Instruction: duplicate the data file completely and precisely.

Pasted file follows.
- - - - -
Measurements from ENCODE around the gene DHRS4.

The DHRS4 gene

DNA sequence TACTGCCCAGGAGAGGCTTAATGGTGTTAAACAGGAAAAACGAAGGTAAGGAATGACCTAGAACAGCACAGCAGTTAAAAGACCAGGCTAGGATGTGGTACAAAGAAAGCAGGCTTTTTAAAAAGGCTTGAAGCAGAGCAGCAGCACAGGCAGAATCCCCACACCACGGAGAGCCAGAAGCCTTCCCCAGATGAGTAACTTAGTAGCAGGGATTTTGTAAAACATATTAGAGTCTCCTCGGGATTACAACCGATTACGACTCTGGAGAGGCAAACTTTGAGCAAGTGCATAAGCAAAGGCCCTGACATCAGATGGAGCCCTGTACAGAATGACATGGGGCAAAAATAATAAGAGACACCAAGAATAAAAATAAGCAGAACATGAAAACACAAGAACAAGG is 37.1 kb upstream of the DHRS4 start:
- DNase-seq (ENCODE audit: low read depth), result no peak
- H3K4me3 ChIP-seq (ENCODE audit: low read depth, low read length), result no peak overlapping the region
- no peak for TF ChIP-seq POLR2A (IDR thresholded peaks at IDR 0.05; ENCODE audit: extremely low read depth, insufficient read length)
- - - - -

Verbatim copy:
Measurements from ENCODE around the gene DHRS4.

The DHRS4 gene

DNA sequence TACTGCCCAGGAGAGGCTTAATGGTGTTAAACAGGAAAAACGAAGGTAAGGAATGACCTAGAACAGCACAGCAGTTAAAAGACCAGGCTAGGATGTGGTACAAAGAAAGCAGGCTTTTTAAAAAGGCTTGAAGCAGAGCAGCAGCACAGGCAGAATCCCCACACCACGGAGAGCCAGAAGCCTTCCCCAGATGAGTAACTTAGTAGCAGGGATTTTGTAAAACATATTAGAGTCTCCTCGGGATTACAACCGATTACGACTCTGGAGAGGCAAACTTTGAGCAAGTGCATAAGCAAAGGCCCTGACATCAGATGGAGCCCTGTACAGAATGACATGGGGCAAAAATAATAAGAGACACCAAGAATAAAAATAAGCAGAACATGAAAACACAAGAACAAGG is 37.1 kb upstream of the DHRS4 start:
- DNase-seq (ENCODE audit: low read depth), result no peak
- H3K4me3 ChIP-seq (ENCODE audit: low read depth, low read length), result no peak overlapping the region
- no peak for TF ChIP-seq POLR2A (IDR thresholded peaks at IDR 0.05; ENCODE audit: extremely low read depth, insufficient read length)